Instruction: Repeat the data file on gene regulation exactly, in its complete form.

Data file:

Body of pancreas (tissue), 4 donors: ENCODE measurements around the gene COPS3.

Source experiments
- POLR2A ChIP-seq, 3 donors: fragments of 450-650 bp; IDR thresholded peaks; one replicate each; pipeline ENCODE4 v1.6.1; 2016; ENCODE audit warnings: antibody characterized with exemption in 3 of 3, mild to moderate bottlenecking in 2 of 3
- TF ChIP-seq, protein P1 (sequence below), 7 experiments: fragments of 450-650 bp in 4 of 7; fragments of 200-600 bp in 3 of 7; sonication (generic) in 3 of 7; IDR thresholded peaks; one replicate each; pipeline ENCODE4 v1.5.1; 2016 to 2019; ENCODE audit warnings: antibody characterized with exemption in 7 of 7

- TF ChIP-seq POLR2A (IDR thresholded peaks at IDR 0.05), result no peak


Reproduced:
Body of pancreas (tissue), 4 donors: ENCODE measurements around the gene COPS3.

Source experiments
- POLR2A ChIP-seq, 3 donors: fragments of 450-650 bp; IDR thresholded peaks; one replicate each; pipeline ENCODE4 v1.6.1; 2016; ENCODE audit warnings: antibody characterized with exemption in 3 of 3, mild to moderate bottlenecking in 2 of 3
- TF ChIP-seq, protein P1 (sequence below), 7 experiments: fragments of 450-650 bp in 4 of 7; fragments of 200-600 bp in 3 of 7; sonication (generic) in 3 of 7; IDR thresholded peaks; one replicate each; pipeline ENCODE4 v1.5.1; 2016 to 2019; ENCODE audit warnings: antibody characterized with exemption in 7 of 7

- TF ChIP-seq POLR2A (IDR thresholded peaks at IDR 0.05), result no peak